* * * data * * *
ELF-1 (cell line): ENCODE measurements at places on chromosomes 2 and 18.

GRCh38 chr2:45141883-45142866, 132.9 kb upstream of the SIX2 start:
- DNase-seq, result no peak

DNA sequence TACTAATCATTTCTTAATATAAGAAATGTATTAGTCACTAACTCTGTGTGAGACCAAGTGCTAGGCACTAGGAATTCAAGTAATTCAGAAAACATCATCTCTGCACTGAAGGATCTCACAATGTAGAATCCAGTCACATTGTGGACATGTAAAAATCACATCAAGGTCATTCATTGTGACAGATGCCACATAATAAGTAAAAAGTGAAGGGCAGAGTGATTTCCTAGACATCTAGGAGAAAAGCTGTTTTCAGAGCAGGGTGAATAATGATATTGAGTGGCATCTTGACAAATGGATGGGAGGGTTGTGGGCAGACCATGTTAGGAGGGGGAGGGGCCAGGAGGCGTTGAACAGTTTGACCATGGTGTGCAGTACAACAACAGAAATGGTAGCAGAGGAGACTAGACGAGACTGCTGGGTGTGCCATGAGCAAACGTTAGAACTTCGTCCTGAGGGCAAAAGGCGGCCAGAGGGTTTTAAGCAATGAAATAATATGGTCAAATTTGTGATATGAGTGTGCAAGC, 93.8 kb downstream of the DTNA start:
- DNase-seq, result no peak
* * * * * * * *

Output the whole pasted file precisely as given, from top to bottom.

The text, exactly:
ELF-1 (cell line): ENCODE measurements at places on chromosomes 2 and 18.

GRCh38 chr2:45141883-45142866, 132.9 kb upstream of the SIX2 start:
- DNase-seq, result no peak

DNA sequence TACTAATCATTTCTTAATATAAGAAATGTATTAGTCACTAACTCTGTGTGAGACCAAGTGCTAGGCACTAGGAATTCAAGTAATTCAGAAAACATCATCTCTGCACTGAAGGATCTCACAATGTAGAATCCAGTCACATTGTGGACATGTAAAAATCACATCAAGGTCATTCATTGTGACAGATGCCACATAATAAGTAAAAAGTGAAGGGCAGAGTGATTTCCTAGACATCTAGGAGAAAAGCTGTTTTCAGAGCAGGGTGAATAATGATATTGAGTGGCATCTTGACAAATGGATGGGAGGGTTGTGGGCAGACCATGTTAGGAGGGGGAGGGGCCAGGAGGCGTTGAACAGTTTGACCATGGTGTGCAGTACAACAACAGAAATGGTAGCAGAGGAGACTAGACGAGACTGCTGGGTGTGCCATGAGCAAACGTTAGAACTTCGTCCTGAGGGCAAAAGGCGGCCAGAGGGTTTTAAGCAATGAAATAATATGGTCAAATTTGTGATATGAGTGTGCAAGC, 93.8 kb downstream of the DTNA start:
- DNase-seq, result no peak